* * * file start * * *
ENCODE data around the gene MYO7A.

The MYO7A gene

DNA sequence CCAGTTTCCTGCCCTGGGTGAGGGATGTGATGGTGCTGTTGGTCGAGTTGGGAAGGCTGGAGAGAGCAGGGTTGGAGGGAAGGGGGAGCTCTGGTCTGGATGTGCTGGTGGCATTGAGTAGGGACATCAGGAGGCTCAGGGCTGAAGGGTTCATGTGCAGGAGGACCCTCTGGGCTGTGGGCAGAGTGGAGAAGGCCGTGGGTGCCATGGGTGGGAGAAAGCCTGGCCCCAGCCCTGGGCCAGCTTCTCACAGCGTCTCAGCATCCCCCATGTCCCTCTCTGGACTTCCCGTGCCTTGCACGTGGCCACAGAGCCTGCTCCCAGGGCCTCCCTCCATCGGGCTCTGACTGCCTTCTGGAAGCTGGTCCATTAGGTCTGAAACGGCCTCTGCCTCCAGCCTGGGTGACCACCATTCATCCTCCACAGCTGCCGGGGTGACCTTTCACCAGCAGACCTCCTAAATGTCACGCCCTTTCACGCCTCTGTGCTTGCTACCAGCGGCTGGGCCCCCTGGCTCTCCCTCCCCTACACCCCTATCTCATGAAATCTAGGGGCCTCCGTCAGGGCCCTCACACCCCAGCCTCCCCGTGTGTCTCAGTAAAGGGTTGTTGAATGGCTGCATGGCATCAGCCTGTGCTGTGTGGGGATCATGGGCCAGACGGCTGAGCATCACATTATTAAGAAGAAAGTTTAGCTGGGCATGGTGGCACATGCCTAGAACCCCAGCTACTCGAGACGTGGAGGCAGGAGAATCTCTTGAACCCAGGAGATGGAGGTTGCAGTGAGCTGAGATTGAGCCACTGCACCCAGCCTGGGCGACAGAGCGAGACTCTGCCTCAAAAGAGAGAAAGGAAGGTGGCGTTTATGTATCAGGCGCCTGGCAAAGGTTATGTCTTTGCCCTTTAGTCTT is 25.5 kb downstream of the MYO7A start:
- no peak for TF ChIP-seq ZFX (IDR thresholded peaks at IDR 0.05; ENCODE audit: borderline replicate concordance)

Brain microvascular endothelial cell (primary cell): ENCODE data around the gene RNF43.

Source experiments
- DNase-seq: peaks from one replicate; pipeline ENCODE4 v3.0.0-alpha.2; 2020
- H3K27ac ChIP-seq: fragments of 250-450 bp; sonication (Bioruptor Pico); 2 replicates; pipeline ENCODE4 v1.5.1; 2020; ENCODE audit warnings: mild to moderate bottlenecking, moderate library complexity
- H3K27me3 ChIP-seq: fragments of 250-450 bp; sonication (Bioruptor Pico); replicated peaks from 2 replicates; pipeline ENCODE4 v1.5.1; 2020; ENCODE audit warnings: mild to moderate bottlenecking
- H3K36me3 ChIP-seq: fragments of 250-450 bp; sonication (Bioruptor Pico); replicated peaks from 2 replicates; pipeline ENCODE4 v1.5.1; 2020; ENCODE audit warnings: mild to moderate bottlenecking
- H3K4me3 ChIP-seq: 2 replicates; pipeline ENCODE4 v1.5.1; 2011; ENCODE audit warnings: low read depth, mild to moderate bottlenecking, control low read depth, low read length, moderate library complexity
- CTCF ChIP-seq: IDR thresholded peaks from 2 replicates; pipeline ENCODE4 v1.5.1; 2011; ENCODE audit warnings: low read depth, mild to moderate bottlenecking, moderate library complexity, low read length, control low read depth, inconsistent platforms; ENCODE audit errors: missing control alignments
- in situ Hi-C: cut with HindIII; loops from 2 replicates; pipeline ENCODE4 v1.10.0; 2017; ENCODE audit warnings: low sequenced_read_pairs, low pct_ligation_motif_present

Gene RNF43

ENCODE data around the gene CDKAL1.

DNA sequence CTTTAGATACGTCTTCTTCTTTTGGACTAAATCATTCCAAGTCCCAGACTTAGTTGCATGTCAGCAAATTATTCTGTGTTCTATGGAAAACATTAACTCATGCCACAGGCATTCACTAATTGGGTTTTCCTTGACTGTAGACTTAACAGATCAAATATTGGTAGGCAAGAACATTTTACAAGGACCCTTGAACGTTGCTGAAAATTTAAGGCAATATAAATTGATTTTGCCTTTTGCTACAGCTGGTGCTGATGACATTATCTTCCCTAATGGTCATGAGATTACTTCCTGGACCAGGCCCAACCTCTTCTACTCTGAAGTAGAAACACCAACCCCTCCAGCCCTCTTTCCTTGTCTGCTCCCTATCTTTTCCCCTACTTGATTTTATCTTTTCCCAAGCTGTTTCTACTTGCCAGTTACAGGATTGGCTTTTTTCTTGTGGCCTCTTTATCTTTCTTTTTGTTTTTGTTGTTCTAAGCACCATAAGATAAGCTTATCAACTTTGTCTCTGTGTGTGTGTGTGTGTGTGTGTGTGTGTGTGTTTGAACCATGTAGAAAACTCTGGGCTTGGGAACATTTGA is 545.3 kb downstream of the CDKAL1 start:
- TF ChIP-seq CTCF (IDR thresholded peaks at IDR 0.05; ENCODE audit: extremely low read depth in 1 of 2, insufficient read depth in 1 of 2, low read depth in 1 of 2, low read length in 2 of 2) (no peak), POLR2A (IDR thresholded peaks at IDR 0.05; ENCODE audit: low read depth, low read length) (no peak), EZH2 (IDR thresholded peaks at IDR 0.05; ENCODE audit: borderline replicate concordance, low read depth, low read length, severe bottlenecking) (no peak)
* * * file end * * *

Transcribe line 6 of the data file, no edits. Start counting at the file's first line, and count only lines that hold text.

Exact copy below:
Source experiments